Self-feeding is an important step in developing your baby's lifelong eating skills. Learn more about finger foods for baby self-feeding.
Finger foods for baby self-feeding
It’s exciting when babies start to pick up certain foods on their own. This can also be liberating for you as they begin to rely slightly less on caregiver help with mealtime. Your baby can also begin to eat some of the same foods as the rest of the family given that they’re baby-friendly.
Self-feeding helps your baby explore their autonomy and develop fine motor skills in both picking up food and bringing it to their mouth. Finger foods also help your baby practice the eating process more as they now will have to gum and chew then subconsciously learn to swallow more than liquids.
When baby can self feed
Once your baby is able to sit up independently, bring objects to their mouth, and swallow solids, you should be able to start offering finger foods. It’s best to always check with your pediatrician first for their professional guidance.
Finger foods are bite-sized pieces of soft, easy-to-chew and morsels of foods that your little one can pick up by themself. It will take some practice for them to master self-feeding with their fingers. They will need to use their pincer grasp, which is the ability to pick things up between their thumb and forefinger. This is one of the early steps toward their ability to self-feed.
Tips for self-feeding baby
Self-feeding is a wonderful milestone for both parent and baby. It can be a great way for them to explore their senses of touch, smell, and taste.
Babies get to show off their independence by raking food with their fists to learning how to pick up pieces of food between the thumb and forefinger (known as the “pincer grasp”).
For every feeding occasion, your baby should be safely seated and supervised. Small, bite-sized pieces of soft-cooked pasta, vegetables and fruits, or well-chopped pieces of cooked chicken are perfect for self-feeding. Scrambled eggs and crackers, such as saltines, are also appropriate for finger feeding. Keep the pieces small and soft to avoid any risk of choking.
Baby finger foods for self-feeding
There are certain finger foods with a soft consistency that are easier for a baby to swallow and more ideally suited for their small fingers. Some examples include:
- Small dices of well-cooked carrots
- Little cubes of avocado
- Wafer-like cracker pieces
- Well-cooked noodles
- Cereal bites
Some foods will be easier to pick up than others. Canned peaches might be too slippery for your baby to pick up at first while small bites of sweet potato will be a success. They may need a little bit of help from you in the beginning, but they will quickly learn this skill.
Avoid baby foods with choking hazards
Always consult your pediatrician before introducing solid foods and be sure to keep a close eye on your baby while they eat solids. The following foods should not be offered as they are potential choking hazards:
- Whole grapes
- Hot dogs
- Chunks of cheese (or meat)
- Raw vegetables
- Fruit chunks, such as pear or apples
- Chunks of peanut butter
- Nuts or seeds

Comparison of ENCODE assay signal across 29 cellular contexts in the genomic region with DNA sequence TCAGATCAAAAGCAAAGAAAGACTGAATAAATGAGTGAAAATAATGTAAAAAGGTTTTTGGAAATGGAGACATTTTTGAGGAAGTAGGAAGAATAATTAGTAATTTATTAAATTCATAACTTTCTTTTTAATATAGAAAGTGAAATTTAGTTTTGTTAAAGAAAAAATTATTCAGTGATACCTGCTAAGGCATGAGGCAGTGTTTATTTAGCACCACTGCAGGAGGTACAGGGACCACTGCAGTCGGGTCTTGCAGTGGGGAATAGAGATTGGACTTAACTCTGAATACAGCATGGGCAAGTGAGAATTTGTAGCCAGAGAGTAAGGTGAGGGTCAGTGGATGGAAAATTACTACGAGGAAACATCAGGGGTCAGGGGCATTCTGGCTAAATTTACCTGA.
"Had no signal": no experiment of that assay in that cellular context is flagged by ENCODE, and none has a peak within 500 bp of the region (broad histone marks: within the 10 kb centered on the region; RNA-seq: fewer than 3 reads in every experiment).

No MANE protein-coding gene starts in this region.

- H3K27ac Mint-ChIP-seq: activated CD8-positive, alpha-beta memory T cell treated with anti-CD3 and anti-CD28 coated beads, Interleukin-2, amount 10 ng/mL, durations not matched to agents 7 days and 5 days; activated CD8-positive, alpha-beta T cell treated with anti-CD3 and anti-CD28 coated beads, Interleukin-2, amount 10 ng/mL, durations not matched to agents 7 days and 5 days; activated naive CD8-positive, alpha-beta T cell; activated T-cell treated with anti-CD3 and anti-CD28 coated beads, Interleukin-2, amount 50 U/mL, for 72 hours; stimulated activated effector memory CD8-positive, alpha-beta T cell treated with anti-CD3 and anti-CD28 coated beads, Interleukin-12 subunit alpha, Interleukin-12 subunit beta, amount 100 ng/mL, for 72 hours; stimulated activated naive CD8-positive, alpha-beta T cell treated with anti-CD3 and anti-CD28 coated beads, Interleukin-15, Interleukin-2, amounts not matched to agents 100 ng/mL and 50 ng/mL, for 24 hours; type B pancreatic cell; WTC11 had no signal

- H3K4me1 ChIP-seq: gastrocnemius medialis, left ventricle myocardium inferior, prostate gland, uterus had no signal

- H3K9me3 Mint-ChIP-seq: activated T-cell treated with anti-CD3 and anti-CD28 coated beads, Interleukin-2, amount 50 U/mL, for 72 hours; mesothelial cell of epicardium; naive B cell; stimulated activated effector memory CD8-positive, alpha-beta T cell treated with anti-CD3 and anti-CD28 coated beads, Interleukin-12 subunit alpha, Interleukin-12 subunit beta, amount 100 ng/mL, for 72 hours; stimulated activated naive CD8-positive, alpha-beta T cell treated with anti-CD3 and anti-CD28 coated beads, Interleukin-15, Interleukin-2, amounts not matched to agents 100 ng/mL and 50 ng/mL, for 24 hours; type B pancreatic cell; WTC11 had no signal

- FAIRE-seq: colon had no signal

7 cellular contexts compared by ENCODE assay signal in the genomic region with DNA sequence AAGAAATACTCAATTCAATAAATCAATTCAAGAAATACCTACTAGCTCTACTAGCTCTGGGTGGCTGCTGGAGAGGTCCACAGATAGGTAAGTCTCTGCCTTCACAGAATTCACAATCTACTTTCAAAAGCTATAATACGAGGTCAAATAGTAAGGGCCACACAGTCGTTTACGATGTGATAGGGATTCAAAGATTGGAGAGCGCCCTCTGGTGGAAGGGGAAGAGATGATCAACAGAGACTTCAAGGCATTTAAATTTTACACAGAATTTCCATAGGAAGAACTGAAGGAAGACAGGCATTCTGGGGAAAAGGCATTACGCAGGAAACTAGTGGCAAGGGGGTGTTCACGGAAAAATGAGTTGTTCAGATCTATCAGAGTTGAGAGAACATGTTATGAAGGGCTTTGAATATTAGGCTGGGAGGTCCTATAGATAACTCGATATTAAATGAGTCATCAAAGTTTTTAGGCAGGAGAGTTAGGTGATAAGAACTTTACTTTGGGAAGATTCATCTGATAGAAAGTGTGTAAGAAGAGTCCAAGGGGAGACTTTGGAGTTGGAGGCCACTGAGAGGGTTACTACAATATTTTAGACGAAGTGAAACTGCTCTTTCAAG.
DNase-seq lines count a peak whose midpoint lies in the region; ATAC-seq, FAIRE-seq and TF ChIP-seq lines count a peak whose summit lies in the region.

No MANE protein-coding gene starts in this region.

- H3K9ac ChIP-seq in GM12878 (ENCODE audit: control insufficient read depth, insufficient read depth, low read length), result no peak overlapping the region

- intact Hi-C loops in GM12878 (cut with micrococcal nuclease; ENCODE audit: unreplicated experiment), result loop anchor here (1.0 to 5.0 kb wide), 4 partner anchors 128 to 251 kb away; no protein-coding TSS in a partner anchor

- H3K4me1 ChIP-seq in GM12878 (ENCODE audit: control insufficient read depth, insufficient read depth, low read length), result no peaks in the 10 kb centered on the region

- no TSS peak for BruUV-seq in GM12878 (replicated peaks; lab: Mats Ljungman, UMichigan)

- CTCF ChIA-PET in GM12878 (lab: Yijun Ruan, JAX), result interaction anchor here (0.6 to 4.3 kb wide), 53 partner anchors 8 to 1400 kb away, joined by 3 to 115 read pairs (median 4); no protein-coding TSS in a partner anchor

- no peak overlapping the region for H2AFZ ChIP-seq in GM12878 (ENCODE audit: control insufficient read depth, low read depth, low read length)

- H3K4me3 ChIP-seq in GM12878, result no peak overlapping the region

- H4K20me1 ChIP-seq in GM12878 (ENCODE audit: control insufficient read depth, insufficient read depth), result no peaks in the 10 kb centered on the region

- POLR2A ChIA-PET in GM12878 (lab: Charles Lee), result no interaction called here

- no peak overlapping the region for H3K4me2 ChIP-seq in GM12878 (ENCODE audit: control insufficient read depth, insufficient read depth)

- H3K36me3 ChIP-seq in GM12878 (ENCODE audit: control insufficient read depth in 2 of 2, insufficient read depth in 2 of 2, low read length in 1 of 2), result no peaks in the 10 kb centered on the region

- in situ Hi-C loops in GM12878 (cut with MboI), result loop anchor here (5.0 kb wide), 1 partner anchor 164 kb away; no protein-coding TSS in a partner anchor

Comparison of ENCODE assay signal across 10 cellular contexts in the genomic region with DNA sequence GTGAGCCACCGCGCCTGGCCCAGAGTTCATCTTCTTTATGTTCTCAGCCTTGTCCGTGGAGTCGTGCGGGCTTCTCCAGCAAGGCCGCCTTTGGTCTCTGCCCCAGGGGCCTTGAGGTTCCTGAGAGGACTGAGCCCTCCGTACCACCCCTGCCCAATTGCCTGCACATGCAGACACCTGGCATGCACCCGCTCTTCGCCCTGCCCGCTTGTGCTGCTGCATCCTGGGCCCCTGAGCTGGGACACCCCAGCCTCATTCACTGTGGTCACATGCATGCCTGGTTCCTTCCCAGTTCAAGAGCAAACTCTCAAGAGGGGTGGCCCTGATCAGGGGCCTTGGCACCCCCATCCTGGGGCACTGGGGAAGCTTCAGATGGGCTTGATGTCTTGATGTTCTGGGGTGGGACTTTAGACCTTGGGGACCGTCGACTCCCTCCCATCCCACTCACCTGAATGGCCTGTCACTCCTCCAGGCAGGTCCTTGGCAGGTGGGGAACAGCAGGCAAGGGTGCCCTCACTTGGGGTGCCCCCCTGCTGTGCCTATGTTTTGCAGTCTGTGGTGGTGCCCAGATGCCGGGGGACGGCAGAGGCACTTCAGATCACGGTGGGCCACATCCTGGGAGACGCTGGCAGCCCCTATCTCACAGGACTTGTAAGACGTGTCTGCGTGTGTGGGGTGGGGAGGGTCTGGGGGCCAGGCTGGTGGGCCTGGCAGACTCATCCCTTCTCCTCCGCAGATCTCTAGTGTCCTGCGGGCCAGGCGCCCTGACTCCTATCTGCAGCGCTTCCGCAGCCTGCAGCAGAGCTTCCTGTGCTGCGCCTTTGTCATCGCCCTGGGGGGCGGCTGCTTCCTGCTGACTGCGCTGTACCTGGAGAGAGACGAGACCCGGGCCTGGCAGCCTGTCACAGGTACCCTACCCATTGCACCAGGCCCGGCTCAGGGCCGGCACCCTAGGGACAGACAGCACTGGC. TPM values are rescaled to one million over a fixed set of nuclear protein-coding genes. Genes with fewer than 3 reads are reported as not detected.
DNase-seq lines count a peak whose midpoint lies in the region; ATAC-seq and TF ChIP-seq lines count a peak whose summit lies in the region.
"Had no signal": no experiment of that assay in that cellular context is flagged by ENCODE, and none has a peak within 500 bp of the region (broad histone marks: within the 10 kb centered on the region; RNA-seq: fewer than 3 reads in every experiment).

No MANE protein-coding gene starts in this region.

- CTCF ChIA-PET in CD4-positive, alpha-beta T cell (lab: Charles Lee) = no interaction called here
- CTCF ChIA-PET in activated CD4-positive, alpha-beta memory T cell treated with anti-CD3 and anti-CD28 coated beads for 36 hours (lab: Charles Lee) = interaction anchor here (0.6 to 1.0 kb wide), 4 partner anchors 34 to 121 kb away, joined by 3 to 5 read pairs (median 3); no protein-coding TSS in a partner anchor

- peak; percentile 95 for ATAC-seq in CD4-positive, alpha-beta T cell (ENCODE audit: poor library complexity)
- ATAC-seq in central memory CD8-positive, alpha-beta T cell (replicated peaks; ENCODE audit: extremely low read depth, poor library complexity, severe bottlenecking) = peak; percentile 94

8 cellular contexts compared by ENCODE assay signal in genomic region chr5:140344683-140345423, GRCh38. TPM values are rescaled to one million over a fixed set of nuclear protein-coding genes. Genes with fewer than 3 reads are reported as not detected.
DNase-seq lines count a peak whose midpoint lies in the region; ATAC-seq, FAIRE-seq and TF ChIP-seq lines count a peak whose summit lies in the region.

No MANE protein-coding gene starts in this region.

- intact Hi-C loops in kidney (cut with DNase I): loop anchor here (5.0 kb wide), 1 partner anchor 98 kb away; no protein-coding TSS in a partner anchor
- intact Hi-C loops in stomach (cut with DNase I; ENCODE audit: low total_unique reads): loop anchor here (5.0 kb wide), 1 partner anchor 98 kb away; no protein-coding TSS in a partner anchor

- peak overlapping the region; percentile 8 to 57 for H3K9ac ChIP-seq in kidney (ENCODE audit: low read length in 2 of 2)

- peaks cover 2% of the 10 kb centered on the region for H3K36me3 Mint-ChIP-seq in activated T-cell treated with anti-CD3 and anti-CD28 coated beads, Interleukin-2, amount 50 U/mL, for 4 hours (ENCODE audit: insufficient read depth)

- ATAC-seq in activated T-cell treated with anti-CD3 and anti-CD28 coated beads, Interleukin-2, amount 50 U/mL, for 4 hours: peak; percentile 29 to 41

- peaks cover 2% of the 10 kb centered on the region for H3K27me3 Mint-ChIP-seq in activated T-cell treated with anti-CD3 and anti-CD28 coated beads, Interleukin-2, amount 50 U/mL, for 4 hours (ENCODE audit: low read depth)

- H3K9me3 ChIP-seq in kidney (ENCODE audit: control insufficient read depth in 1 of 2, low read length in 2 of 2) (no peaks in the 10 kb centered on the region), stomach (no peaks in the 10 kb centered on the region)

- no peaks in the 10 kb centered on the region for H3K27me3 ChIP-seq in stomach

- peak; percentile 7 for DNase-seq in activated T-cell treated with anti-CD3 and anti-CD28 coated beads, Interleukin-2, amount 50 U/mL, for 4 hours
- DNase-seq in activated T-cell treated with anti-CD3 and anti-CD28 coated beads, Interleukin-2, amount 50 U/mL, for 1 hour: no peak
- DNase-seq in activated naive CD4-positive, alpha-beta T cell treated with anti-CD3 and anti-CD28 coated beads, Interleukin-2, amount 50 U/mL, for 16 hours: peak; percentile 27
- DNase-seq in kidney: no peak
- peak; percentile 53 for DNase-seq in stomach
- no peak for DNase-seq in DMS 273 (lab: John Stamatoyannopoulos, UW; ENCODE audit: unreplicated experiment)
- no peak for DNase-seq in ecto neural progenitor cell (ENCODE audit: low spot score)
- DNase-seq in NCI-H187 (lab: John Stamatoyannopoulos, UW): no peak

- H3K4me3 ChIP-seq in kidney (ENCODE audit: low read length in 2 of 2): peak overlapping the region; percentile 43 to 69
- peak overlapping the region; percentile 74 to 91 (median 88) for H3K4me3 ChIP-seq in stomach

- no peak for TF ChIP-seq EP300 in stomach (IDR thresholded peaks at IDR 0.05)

- Any type of hard, sticky candy
If you’re unsure about introducing a specific food, always check with your pediatrician for guidance first.
Self-feeding can help baby self-wean
Allowing your baby to self-feed can also lead to self-weaning. This is the process of your baby gradually eating more solid foods which leaves less room in their diet for milk or formula. This can be a great way to naturally allow your baby to transition fully to solid foods at their own pace.
Some finger foods like softened fruits and veggies can be less calories but take up more volume in your baby’s stomach. Be sure to monitor their weight during this transitional phase to ensure they are getting enough calories and not losing too much weight.
Utensils for self-feeding
Baby’s first utensils will be their hands and fingers. They will start out using a palmer grasp which is picking up food between all fingers and their palm in a fist. This stage can be quite messy as they learn to bring the food to their face and often drop pieces along the way or rub it on themselves as they try to get it into their mouth.
Around 9 to 12 months, your baby will likely have developed the skills to use a pincer grasp that uses their thumb and forefinger. This will allow them to pick up smaller pieces of food and hopefully lead to less mess as their self-feeding becomes more efficient.
There are also baby-friendly spoons and other utensils, usually made of soft silicone, for self-feeding that you can test with your baby around 10 months. They have thick handles to help them get a solid grip.
These utensils can help babies further develop their eating skills and hand-eye coordination as they bring them to their mouth. As this is the most advanced method, allow your baby a few months to learn and practice the required motions.
Baby finger foods delivered to your home
While self-feeding is a brilliant way to feed your baby some of the safe foods your family eats, it can also be helpful to keep some go-tos on hand in case they do not take to the flavor or texture. This allows them to still progress with independent eating and gives you time to take a few bites as well!